The sudden change of ambiance in a street within the space of a few meters; the evident division of a city into zones of distinct psychic atmospheres; the path of least resistance which is automatically followed in aimless strolls (and which has no relation to the physical contour of the ground); the appealing or repelling character of certain places — these phenomena all seem to be neglected. In any case they are never envisaged as depending on causes that can be uncovered by careful analysis and turned to account. People are quite aware that some neighborhoods are gloomy and others pleasant. But they generally simply assume that elegant streets cause a feeling of satisfaction and that poor streets are depressing, and let it go at that. In fact, the variety of possible combinations of ambiances, analogous to the blending of pure chemicals in an infinite number of mixtures, gives rise to feelings as differentiated and complex as any other form of spectacle can evoke. The slightest demystified investigation reveals that the qualitatively or quantitatively different influences of diverse urban decors cannot be determined solely on the basis of the historical period or architectural style, much less on the basis of housing conditions.

In an interview with Neil Freeman, the creator of @everylotbot, Cassim Shepard of Urban Omnibus noted the connections between the flâneurs, the dérive and Freeman’s work. Freeman acknowledged this: “How we move through space plays a huge and under-appreciated role in shaping how we process, perceive and value different spaces and places.”

Freeman did not choose randomness, but as he describes it in a tinyletter, the path of @everylotbot sounds a lot like a dérive:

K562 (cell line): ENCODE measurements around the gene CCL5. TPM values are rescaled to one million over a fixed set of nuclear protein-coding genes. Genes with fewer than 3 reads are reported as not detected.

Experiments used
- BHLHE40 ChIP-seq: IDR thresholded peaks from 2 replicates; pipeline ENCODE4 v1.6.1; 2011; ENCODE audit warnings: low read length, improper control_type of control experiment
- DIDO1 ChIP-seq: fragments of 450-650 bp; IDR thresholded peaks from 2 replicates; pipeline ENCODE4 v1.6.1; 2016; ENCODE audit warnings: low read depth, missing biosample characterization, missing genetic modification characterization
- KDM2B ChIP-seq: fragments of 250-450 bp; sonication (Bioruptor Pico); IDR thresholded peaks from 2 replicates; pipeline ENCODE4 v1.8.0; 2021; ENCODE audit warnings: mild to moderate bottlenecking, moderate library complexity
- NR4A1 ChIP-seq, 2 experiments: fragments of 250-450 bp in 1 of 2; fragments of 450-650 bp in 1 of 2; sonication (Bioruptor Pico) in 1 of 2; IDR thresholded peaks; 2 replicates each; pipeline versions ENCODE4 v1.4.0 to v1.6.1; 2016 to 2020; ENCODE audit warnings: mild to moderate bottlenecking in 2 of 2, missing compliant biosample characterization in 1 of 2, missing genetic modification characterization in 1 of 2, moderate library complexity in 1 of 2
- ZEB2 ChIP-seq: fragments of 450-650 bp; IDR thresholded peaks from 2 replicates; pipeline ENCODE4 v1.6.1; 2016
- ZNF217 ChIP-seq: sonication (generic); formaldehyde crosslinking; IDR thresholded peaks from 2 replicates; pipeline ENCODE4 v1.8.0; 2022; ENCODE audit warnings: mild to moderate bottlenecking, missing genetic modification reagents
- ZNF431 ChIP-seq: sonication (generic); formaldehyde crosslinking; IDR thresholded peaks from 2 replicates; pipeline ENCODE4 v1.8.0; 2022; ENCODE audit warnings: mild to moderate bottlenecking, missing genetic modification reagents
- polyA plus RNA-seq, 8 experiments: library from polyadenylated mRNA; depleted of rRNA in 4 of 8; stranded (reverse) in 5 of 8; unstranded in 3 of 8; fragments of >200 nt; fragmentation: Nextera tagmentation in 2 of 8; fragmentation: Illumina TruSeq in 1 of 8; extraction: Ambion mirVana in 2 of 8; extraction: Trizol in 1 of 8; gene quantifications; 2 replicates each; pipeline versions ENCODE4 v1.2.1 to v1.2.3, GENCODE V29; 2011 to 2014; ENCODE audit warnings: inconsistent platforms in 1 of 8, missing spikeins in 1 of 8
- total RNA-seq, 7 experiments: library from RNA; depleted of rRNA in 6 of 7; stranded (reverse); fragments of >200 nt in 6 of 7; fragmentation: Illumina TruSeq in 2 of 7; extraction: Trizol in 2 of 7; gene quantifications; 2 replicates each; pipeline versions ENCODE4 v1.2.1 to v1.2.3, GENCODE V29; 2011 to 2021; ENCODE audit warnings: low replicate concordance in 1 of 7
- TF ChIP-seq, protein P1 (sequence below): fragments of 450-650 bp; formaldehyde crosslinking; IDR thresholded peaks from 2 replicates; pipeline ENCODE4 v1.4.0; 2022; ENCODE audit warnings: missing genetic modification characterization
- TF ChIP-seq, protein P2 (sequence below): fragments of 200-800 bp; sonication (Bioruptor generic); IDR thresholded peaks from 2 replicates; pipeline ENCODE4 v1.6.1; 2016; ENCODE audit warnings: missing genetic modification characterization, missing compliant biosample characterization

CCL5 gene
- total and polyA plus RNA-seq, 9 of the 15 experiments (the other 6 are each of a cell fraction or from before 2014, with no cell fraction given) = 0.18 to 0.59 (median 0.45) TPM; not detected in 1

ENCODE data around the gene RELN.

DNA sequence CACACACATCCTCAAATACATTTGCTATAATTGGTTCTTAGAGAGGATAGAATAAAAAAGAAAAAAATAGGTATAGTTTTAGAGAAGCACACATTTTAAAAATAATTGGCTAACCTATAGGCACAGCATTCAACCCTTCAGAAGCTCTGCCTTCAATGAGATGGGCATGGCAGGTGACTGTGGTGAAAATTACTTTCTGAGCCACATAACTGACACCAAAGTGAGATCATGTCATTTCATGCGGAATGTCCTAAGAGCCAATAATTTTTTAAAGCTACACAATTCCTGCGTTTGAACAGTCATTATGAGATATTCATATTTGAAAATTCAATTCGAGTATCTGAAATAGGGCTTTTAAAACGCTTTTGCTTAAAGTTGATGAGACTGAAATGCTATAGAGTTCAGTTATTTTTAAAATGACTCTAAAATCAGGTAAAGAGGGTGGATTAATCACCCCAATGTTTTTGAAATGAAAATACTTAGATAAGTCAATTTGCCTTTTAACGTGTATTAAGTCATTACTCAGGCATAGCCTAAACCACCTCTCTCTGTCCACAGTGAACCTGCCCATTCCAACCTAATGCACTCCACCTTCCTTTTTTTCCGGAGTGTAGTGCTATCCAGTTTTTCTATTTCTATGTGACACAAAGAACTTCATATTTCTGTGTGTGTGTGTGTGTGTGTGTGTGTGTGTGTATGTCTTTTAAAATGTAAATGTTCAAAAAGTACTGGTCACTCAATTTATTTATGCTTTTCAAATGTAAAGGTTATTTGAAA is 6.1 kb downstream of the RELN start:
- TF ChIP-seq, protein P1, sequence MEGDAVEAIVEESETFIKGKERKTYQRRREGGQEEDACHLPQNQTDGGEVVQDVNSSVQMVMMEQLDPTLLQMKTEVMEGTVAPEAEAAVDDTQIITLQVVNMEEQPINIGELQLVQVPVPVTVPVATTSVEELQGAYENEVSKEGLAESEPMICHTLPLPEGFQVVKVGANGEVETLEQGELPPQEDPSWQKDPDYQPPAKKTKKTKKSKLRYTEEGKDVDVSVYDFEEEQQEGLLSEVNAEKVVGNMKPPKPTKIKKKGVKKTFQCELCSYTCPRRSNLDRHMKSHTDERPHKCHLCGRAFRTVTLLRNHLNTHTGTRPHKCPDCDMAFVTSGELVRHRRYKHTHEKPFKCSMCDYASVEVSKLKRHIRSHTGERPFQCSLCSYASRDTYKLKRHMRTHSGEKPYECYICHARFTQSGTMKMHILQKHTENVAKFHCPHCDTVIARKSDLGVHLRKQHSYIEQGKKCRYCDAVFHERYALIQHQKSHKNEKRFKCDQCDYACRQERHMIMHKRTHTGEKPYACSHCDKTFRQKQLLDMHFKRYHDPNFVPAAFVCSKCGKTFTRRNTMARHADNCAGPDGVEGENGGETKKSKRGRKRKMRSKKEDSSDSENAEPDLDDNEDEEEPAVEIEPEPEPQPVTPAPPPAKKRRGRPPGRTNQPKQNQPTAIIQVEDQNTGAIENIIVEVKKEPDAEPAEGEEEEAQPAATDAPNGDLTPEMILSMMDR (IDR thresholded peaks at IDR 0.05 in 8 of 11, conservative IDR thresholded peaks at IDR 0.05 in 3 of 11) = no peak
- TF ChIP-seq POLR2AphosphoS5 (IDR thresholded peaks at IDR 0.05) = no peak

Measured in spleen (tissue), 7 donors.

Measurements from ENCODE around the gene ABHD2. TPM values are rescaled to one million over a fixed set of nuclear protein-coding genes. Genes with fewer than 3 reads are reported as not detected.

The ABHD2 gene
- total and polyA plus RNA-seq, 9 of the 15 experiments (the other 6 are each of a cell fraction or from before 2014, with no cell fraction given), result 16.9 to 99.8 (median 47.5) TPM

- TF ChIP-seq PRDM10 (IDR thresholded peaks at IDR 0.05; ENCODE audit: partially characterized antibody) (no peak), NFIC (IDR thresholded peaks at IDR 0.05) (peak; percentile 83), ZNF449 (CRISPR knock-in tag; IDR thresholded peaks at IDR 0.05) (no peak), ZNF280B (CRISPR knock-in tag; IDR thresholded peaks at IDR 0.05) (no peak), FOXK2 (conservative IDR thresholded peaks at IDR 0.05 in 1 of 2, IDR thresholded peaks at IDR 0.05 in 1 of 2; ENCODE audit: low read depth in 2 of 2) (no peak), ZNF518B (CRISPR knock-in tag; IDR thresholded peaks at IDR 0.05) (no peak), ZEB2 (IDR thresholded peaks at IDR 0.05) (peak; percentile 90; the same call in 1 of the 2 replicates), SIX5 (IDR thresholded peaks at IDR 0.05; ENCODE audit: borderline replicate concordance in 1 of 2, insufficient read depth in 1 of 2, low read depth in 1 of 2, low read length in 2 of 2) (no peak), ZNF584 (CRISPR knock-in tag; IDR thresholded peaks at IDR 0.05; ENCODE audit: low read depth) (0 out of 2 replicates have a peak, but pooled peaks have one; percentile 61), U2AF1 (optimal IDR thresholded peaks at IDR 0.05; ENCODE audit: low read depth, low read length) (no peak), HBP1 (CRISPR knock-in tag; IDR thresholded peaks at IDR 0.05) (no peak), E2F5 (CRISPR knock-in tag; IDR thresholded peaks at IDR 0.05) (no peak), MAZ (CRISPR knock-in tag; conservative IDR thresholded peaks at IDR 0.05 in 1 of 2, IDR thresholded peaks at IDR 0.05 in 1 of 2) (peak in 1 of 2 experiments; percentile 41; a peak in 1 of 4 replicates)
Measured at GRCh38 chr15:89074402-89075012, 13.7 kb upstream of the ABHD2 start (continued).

@everylotnyc posts pictures in numeric order by Tax ID, which means it’s posting pictures in a snaking line that started at the southern tip of Manhattan and is moving north. Eventually it will cross into the Bronx, and in 30 years or so, it will end at the southern tip of Staten Island.

Freeman also alluded to the influence of Alfred Korzybski, who coined the phrase, “the map is not the territory”:

Streetview and the property database are both a widely used because they’re big, (putatively) free, and offer a completionist, supposedly comprehensive view of the world. They’re also both products of people working within big organizations, taking shortcuts and making compromises.

I was not following @everylotnyc at the time, but I knew people who did. I had seen some of their retweets and commentaries. The bot shows us pictures of lots that some of us have walked past hundreds of times, but seeing it in our twitter timelines makes us see it fresh again and notice new things. It is the property we know, and yet we realize how much we don’t know it.